Your Seat on Public Transportation Determines Exposure to Infectious Droplets

Here’s where you should sit on the bus to avoid COVID-19 droplets.

Public transportation, a necessity for many people, has been complicated by the COVID-19 pandemic. Investigators from IBM Research Europe sought to discover how viruses are transmitted on public transportation, and whether ventilation systems can mitigate exhaled droplets.

Published today in AIP Physics of Fluids, the study evaluated the release of droplets from different seat positions to analyze the decontamination performance of the ventilation system.

Air flow in public transportation vehicles is particularly complicated, as their ventilation systems must constantly renew the air while maintaining thermal comfort in densely packed spaces. According to the study, “the complexity of the matter lies in the presence of a polydisperse droplet buoyant flow that results in a stratification of droplets by size.”

The investigators investigated speech-like patterns of droplet dispersal in a public transport scenario consistent with asymptomatic transmission conditions. They performed a Eulerian–Lagrangian simulation with heightened temporal and special resolution to understand droplet dispersal.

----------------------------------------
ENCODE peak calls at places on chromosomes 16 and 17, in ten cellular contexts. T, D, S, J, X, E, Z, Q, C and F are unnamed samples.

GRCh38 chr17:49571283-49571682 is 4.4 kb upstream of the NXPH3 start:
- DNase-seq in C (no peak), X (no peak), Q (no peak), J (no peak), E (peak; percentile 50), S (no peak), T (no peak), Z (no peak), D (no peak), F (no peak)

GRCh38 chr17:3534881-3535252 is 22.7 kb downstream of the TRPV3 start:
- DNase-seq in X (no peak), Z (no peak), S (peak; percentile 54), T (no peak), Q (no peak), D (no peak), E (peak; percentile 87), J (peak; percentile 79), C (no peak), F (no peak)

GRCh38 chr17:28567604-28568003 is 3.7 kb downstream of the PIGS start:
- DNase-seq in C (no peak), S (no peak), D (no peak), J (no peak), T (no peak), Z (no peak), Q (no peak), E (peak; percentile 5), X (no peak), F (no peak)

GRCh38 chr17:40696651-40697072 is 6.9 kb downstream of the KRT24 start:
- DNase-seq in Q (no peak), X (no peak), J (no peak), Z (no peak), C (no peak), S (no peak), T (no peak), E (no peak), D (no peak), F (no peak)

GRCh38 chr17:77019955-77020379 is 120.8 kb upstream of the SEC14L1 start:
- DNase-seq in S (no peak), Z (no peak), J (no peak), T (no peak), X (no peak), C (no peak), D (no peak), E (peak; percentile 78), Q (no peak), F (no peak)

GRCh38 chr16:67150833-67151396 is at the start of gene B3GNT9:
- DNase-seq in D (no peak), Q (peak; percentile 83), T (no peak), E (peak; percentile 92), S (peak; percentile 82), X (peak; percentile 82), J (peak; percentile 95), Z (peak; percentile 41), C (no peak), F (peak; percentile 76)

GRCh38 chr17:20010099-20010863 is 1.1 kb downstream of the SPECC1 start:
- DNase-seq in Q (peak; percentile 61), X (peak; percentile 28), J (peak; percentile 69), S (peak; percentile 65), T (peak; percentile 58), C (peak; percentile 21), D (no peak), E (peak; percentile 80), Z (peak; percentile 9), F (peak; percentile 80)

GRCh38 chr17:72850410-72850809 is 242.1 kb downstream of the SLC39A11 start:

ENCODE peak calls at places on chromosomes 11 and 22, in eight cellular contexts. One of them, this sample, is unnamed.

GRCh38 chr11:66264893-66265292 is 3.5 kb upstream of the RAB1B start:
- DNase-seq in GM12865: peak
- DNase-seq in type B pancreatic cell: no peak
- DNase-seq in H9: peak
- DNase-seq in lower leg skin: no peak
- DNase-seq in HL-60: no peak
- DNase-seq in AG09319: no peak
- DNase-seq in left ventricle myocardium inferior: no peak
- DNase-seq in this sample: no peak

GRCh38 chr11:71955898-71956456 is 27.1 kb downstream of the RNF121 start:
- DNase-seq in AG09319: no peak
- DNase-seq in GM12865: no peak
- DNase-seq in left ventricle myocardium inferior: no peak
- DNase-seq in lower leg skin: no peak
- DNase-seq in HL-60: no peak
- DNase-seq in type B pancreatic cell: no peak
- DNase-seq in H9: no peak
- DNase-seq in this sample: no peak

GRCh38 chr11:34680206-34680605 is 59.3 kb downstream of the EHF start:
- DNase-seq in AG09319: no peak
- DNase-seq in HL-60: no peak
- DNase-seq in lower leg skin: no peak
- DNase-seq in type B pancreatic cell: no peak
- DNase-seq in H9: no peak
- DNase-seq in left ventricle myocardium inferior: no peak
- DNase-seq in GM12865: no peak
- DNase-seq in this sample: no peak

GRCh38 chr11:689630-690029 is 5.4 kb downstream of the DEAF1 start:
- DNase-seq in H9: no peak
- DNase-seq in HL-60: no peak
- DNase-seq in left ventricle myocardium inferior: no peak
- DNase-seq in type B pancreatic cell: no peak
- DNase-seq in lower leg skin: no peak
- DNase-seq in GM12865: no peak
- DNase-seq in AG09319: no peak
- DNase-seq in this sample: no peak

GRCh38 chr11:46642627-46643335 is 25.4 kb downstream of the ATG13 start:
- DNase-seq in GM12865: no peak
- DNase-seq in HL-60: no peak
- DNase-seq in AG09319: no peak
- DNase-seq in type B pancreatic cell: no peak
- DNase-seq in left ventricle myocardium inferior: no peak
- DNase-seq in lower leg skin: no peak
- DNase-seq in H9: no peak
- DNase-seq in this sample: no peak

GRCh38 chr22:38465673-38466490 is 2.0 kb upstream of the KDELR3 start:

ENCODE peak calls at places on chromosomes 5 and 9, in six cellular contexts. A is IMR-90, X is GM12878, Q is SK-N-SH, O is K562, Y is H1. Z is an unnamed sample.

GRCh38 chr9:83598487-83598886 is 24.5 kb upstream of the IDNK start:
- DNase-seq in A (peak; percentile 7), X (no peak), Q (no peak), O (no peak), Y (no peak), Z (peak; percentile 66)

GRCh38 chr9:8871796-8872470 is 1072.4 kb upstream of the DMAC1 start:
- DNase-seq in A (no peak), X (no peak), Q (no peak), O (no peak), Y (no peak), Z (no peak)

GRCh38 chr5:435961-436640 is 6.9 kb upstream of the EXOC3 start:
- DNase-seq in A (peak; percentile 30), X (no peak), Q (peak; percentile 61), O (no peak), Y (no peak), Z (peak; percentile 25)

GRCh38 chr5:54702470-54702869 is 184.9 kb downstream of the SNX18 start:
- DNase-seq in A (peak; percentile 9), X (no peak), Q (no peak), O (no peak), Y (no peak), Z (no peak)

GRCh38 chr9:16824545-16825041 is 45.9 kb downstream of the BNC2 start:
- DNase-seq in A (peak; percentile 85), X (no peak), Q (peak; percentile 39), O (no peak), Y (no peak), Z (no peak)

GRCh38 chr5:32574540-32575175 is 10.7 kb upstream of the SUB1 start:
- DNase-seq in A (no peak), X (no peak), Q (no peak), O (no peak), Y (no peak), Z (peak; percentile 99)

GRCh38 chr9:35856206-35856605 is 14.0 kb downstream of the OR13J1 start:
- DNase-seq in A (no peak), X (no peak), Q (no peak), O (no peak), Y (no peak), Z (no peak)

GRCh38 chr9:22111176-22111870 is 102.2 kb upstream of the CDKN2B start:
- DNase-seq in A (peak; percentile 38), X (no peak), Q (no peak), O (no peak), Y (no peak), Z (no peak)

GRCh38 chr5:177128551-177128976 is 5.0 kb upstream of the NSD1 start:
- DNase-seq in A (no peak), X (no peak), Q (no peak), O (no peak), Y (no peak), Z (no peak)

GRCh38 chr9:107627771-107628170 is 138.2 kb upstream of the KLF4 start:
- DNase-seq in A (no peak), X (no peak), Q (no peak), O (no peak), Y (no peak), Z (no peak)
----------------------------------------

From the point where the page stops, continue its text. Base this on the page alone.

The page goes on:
Using a 3-3 passenger layout of infinite rows in a generic rectangular space, the investigators computed exhalation from the aisle, middle, or window seats. Mitigation strategies, such as face masks, were not considered in the simulation.

Overall, 24.1% of droplets were removed through the exhaust in the first 40 seconds, a better performance than the investigators had anticipated. Most droplets passed at a safe distance of passengers’ mouths, but a few passed at 1 cm.

Droplets from the window seat passengers raised more vertically and were less invasive to other passengers. Predictably, droplets from the middle seats were the most contaminable, signifying that downward flow from personal ventilation could be moving the droplets into one’s breathing area. Additionally, they found the aisle passengers were the most contaminated by the middle passengers’ droplets. Droplets released from the aisle seats were dragged down immediately by the ventilation system.

Study author Carlos Peña-Monferrer said, "By visualizing the droplets and the flow, you realize the number of physical phenomena taking place around us that go unnoticed, such as the complex interactions between natural body plumes, exhalation, and ventilation…When it comes to preventing risk of infection, this is precisely what makes it difficult to contain."

Given the continuation of the COVID-19 pandemic, and emerging variants like Omicron, this study of airflow and droplet exposure was crucial. "These high-resolution simulations were focused on public transportation vehicles, but they could be extended to commercial or residential buildings, health care facilities, offices, or schools," Peña-Monferrer said.